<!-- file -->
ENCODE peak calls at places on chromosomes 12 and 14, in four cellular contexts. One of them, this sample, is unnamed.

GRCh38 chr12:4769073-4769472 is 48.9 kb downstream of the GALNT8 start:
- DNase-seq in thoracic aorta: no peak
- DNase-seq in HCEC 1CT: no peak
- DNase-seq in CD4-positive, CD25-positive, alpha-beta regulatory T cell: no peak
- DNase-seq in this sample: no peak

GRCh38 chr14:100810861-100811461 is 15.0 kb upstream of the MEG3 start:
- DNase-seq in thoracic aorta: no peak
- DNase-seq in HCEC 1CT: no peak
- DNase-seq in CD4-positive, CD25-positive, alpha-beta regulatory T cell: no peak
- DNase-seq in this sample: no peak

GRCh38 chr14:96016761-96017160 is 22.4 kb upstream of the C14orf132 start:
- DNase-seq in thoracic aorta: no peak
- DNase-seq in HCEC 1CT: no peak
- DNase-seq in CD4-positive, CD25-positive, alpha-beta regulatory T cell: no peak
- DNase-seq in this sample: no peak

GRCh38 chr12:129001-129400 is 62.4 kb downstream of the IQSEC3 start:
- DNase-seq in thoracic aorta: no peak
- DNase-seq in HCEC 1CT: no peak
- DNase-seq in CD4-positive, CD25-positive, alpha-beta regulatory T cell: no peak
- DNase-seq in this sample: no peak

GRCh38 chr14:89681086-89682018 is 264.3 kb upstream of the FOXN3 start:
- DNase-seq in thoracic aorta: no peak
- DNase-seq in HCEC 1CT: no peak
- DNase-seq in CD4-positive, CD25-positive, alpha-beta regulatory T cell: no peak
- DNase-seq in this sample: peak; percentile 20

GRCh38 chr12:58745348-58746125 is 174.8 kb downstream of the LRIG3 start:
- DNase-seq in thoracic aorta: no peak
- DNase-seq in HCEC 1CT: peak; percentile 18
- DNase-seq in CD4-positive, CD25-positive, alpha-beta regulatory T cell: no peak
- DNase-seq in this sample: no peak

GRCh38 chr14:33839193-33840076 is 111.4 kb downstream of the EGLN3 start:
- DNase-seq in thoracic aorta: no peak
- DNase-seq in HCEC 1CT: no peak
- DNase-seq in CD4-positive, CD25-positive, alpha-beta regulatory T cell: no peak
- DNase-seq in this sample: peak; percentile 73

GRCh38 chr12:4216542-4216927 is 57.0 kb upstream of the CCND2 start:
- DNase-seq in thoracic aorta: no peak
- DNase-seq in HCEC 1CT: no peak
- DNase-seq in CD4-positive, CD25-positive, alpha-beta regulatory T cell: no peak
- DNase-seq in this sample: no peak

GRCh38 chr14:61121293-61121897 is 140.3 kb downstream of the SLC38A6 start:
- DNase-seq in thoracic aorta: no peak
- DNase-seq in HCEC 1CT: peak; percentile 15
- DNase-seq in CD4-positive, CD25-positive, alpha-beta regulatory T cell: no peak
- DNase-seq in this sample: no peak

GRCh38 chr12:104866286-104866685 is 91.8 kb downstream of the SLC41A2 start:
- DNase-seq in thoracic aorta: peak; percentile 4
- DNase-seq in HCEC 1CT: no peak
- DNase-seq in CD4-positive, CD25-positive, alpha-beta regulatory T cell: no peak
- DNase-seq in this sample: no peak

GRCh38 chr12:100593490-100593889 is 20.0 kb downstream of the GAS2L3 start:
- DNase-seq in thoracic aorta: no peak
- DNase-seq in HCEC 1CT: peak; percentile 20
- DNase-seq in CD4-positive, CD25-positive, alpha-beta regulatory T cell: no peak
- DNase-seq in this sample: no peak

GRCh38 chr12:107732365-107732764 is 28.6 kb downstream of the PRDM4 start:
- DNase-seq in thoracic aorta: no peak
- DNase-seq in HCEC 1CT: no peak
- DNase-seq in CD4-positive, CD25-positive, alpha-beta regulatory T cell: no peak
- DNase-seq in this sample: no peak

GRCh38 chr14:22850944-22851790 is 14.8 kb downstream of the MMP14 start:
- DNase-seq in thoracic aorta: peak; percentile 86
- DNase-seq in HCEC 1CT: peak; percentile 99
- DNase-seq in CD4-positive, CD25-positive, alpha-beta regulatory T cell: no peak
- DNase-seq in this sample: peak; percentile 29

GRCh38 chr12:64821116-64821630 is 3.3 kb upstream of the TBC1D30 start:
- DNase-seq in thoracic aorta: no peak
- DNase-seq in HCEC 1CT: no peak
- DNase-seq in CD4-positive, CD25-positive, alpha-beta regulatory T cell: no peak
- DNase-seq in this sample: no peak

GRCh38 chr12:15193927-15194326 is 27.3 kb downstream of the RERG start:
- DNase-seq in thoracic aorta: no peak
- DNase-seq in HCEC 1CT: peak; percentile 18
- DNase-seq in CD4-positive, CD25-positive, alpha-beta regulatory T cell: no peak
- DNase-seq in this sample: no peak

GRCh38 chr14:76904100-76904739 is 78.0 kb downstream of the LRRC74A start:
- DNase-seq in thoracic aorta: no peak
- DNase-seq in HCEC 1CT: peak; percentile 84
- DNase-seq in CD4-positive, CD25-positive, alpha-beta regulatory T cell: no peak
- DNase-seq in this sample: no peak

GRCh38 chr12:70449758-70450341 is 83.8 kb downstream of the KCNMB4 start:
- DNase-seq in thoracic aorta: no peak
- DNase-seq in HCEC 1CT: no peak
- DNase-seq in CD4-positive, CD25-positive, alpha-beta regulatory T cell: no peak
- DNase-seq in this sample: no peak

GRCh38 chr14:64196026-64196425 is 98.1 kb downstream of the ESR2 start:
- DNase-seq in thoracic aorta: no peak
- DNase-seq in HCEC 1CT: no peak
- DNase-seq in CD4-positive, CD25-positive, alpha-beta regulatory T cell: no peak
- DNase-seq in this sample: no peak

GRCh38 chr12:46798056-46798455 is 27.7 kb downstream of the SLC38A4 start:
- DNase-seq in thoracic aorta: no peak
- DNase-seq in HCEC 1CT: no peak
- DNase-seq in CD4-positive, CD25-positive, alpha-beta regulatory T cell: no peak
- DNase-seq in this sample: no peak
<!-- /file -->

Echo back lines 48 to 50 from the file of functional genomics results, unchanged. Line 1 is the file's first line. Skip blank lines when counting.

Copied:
- DNase-seq in thoracic aorta: peak; percentile 4
- DNase-seq in HCEC 1CT: no peak
- DNase-seq in CD4-positive, CD25-positive, alpha-beta regulatory T cell: no peak